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Health Psychol. 2013 Jun;32(6):647-56. doi: 10.1037/a0030129. Epub 2012 Oct 22.

A daily analysis of physical activity and satisfaction with life in emerging adults.

Author information

1
Department of Kinesiology, Pennsylvania State University, University Park, PA 16802, USA. jpm5092@psu.edu

Abstract

OBJECTIVE:

Subjective well-being has well-established positive health consequences. During emerging adulthood, from ages 18 to 25 years, people's global evaluations of their well-being (i.e., satisfaction with life [SWL]) appear to worsen more than any other time in the adult life span, indicating that this population would benefit from strategies to enhance SWL. In these studies, we investigated top-down (i.e., time-invariant, trait-like) and bottom-up (i.e., time-varying, state-like) influences of physical activity (PA) on daily SWL.

METHODS:

Two daily diary studies lasting 8 days (N = 190) and 14 days (N = 63) were conducted with samples of emerging adults enrolled in college to evaluate relations between daily PA and SWL while controlling for established and plausible top-down and bottom-up influences on SWL.

RESULTS:

In both studies, multilevel models indicated that people reported greater SWL on days when they were more active (a within-person, bottom-up effect). Top-down effects of PA were not significant in either study. These findings were robust when we controlled for competing top-down influences (e.g., sex, personality traits, self-esteem, body mass index, mental health symptoms, fatigue) and bottom-up influences (e.g., daily self-esteem, daily mental health symptoms, daily fatigue).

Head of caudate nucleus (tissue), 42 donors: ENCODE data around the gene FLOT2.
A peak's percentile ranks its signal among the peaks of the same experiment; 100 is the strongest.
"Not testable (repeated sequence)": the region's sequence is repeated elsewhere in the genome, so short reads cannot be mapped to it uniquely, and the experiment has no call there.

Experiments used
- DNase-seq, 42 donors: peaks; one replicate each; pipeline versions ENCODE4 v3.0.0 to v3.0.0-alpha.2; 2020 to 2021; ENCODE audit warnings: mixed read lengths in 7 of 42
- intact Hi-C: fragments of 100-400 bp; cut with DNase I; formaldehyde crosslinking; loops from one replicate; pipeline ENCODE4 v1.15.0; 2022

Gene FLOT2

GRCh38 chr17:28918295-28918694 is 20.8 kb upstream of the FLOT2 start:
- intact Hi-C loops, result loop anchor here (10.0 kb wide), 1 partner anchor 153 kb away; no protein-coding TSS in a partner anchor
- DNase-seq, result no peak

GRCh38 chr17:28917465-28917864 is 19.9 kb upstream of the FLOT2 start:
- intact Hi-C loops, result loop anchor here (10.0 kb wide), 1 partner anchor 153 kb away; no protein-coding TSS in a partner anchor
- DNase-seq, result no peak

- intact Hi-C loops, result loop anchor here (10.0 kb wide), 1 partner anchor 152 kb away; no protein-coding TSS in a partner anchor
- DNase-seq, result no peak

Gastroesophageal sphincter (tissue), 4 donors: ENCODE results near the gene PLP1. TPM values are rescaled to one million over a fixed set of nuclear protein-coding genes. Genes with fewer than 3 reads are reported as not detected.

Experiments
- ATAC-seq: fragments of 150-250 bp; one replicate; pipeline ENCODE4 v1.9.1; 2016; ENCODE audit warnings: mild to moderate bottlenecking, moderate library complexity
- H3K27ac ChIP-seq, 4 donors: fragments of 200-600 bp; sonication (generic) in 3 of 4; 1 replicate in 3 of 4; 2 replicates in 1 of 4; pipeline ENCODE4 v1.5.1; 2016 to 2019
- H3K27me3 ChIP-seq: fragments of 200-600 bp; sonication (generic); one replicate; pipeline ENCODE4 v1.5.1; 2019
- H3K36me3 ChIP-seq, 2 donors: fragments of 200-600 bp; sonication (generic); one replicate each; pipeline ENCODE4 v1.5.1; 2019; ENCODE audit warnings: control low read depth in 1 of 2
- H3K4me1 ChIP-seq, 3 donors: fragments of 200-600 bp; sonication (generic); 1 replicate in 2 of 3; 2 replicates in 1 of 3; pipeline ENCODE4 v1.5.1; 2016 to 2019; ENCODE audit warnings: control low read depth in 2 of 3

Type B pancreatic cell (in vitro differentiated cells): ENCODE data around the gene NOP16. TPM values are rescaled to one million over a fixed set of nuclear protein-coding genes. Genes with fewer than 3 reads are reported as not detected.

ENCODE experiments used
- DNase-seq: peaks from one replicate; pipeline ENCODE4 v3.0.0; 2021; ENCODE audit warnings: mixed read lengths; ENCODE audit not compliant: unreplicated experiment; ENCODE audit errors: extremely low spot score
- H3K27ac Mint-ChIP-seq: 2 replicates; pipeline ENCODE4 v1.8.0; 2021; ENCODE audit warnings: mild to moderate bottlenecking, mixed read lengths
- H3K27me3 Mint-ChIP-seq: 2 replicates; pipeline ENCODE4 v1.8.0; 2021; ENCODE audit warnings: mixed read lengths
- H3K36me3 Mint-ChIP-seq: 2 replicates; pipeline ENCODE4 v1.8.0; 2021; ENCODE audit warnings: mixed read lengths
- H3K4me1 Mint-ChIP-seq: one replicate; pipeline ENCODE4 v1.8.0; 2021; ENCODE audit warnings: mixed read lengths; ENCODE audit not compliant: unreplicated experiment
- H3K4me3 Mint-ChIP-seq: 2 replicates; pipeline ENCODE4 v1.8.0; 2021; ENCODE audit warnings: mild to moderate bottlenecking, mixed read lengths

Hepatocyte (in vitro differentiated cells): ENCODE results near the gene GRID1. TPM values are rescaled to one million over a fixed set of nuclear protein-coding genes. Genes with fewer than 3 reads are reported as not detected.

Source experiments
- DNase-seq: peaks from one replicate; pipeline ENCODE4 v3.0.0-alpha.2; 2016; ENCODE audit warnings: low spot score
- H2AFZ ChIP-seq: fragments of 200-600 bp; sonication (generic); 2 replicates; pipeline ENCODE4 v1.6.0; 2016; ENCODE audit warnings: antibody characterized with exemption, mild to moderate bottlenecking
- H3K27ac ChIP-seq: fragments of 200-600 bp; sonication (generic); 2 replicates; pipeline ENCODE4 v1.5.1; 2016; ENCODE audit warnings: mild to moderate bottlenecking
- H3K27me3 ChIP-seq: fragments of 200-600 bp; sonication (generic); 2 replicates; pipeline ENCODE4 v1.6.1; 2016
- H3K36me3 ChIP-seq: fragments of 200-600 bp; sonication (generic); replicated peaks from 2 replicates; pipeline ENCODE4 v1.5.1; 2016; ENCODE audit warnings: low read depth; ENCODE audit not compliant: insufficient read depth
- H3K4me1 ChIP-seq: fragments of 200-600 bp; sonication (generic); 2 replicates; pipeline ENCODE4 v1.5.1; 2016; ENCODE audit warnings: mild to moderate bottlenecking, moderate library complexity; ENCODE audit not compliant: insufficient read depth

CONCLUSIONS:

We concluded that SWL was impacted by people's daily PA rather than their trait level of PA over time. These findings extend evidence that PA is a health behavior with important consequences for daily well-being and should be considered when developing national policies to enhance SWL.

PMID:
23088171
PMCID:
PMC4104788
DOI:
10.1037/a0030129
[Indexed for MEDLINE]
Free PMC Article

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